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CONTEXTUALLY YOURS #68 (article first published : 2005-08-1)

The newspersons are indeed hard at it, hewing away in the forests of the night, and their efforts shouldn’t pass without due recognition.

Our Durban morning paper scored something of a jackpot recently. Its front-page lead story described a collision at sea. One of the ships involved was called the “Ouro do Brasil” (Gold of Brazil). The writer of the story managed to spell this four times over as “Euro da Brazil” – twelve letters, three words, with a spelling mistake in each. Presumably his spell-check told him that was OK – after all, only an ignoramus would spell Brazil with an s, right? Unless, of course, he lives there and speaks Portuguese – they have a funny habit of spelling it that way.

What is interesting is that on the same front page was a colour photograph of the ship in question. It showed the damage to its bow, on which was painted its name – spelt correctly, to nobody’s surprise. All right then, let’s accept that the newspaper writer was in a hurry and hadn’t seen the photograph when he wrote it. But surely somebody must have looked at the layout of the front page in some detail before it reached the streets? What was he looking for?

But the prize for public spelling errors must go this time to the creator of a huge headstone unveiled by our Minister of Finance, Trevor Manuel, a couple of weeks ago. It commemorated a young “struggle hero”, and displayed the inscription “WE HOUNOR OUR HEROES”. (I am indebted to Hogarth of the Sunday Times, Johannesburg, for sharing this gem with us.)

In a different category of idiocy is the female journalist who gushingly advised us that certain South African clothing designers were about to be “jettisoned on to the world stage”, as though that were some kind of compliment. Nobody had ever told her that to jettison something is to throw it overboard, usually from a ship in danger.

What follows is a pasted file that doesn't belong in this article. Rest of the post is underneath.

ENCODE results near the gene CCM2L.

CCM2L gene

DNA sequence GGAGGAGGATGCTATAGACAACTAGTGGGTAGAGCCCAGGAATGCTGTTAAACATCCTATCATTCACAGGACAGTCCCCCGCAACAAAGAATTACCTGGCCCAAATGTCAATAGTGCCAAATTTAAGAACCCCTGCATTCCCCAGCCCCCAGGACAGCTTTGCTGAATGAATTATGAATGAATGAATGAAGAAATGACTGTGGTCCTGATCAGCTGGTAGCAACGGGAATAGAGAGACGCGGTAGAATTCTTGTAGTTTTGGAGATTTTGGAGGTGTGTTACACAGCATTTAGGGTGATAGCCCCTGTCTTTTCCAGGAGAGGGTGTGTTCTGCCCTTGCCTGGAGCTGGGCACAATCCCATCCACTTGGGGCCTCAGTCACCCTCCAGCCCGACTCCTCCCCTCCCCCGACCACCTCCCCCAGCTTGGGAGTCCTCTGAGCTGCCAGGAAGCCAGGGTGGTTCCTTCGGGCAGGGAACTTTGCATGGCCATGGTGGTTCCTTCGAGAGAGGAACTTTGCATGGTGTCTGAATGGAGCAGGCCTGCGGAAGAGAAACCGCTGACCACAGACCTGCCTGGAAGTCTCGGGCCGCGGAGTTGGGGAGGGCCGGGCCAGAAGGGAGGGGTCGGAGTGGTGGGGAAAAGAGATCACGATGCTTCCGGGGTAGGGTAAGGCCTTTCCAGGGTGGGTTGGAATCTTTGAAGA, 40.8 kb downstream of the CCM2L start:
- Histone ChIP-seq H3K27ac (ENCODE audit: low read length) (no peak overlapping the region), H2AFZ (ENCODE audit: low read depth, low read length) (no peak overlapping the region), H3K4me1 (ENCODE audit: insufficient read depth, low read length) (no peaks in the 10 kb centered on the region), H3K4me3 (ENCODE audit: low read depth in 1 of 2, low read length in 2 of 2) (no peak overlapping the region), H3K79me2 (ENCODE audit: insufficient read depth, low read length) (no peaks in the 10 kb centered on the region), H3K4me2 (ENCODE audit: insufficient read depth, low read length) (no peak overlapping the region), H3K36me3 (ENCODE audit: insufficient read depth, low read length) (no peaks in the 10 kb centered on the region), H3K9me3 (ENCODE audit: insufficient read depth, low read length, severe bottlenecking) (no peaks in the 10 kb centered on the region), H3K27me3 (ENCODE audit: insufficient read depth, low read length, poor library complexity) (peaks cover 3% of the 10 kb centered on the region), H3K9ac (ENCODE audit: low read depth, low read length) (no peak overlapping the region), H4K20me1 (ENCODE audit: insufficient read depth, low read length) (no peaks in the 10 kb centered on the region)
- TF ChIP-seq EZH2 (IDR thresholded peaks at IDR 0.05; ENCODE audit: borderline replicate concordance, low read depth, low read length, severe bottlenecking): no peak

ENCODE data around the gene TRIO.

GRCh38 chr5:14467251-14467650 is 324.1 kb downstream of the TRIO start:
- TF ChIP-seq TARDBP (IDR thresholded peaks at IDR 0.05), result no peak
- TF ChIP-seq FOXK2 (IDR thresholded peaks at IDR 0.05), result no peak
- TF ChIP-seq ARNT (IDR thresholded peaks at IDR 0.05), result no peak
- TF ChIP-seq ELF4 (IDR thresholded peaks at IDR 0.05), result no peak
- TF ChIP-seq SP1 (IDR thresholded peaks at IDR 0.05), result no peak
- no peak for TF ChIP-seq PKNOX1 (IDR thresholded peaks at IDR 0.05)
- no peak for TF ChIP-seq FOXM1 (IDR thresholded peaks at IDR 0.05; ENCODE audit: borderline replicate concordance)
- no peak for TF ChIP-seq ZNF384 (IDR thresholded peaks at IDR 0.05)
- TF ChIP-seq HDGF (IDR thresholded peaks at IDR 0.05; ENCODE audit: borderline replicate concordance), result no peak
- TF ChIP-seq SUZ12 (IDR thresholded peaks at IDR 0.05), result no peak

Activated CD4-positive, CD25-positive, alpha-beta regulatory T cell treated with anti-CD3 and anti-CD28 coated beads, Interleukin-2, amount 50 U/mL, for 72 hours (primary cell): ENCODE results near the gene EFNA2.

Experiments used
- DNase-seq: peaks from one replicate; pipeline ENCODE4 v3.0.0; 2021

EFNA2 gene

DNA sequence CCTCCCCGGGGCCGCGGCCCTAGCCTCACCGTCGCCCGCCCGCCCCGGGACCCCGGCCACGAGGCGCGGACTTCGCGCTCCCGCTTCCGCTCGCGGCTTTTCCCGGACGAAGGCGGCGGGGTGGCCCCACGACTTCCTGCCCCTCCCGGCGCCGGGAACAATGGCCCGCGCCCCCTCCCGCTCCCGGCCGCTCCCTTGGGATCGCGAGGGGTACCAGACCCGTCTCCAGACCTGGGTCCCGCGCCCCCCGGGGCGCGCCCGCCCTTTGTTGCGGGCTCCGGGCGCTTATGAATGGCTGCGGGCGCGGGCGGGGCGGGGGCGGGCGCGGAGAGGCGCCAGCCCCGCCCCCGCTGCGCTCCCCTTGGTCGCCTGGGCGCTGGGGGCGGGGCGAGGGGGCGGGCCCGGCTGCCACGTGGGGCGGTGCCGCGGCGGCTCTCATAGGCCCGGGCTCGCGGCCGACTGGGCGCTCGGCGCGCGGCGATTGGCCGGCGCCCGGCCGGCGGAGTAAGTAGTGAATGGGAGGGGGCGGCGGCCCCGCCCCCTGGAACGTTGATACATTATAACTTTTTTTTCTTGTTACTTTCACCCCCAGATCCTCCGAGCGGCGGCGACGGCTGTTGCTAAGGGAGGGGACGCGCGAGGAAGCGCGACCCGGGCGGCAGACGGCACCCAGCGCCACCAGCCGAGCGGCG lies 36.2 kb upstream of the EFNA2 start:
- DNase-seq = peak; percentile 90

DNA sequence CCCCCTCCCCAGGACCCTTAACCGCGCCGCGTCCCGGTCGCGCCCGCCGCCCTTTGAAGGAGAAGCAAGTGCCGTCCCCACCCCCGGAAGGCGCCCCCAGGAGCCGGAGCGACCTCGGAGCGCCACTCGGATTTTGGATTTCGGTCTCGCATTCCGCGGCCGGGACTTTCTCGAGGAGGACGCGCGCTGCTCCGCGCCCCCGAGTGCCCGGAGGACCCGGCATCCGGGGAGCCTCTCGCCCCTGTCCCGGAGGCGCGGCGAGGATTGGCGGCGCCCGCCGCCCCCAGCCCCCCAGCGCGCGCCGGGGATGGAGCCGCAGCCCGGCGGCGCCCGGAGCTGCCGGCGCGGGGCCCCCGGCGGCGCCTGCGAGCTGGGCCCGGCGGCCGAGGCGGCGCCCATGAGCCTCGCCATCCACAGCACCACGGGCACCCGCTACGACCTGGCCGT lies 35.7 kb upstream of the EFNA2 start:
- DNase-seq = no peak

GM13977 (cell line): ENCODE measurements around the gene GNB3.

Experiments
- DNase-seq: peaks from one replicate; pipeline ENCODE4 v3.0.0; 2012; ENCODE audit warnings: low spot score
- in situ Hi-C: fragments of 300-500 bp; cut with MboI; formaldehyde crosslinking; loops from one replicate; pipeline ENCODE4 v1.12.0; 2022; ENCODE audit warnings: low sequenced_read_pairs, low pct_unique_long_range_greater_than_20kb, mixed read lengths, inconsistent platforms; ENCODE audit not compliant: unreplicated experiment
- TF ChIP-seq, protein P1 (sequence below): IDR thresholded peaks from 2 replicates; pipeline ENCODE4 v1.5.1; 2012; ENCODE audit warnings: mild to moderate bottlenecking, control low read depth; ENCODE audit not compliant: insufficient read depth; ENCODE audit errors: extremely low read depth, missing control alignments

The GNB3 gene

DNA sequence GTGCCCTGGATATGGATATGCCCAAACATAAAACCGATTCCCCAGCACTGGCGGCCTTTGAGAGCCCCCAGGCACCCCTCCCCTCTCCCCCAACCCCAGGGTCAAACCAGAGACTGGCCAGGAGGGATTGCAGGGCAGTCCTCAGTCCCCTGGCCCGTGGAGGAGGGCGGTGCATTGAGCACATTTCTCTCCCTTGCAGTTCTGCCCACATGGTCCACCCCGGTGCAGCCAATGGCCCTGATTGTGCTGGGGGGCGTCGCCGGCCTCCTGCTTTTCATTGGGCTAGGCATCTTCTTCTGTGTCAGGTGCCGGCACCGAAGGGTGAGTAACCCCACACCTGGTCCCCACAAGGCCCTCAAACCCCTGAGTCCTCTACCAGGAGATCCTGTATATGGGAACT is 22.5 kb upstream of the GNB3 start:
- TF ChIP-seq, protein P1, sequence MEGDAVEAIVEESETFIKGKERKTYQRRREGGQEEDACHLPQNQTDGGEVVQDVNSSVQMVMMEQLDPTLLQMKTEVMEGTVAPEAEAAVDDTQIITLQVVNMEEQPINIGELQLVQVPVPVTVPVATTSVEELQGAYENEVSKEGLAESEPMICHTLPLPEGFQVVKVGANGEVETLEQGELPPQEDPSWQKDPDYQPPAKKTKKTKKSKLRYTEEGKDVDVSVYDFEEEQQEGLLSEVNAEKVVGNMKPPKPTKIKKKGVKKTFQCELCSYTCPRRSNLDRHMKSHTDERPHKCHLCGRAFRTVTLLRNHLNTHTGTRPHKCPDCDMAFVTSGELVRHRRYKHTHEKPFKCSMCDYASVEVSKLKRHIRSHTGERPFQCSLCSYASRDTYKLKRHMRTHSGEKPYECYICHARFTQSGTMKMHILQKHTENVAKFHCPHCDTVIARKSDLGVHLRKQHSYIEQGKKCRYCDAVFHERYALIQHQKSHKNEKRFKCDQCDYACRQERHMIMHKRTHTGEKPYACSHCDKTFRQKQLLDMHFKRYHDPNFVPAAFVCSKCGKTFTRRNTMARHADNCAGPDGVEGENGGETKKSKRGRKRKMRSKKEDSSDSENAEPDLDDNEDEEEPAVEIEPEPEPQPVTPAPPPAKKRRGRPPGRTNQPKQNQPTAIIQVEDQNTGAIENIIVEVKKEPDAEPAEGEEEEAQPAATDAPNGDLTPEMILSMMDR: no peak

Another lady, an Asian writer of distinction, lamented the fact that India’s industrial progress was causing “unsustainable damage to the environment.” But surely that is exactly the kind of damage we would prefer, if there has to be any? Her problem is that she has seen “sustainable” used to describe the acceptable use of resources, such as establishing new plantations to replace felled trees. “Sustainable” therefore, in her mind, equals “good”. So “unsustainable” must be bad, the ideal word to describe damage. But alas, it doesn’t work that way – “unsustainable damage” is simply nonsense.

“Jettison” reminds me, inconsequentially, of another curious habit of South African journalists, or in fact South Africans in general. We cling to song-titles, film-titles, advertising slogans and so on, as if they contained some sort of revealed wisdom; and we use them over and over again. A press photograph of absolutely anyone at an airport is pretty sure to have the caption “Leaving on a jet-plane,” a song-title from – oh dear, was it the fifties or the sixties? When, may I ask, did you last see a piston-engined airliner? And why is the means of propulsion so important?

A local bank ran a series of TV advertisements in which the last line was “Makes you think, doesn’t it?” It must be a decade since the advertisements were aired, but that punch-line still appears in letters to the editor of any newspaper you care to mention.

Bang on cue, today’s paper carried a picture of a tennis-player modelling a dress. She was standing in front of a green background. The caption read – wait for it – “How green was my volley,” from the title of a novel of (at a guess) the 1930’s. What was the point of the joke, if any?

Perhaps we only trust the second-hand; if something’s been used before, it must be safe. But that doesn’t make it witty. Or interesting. Makes you think, doesn’t it?




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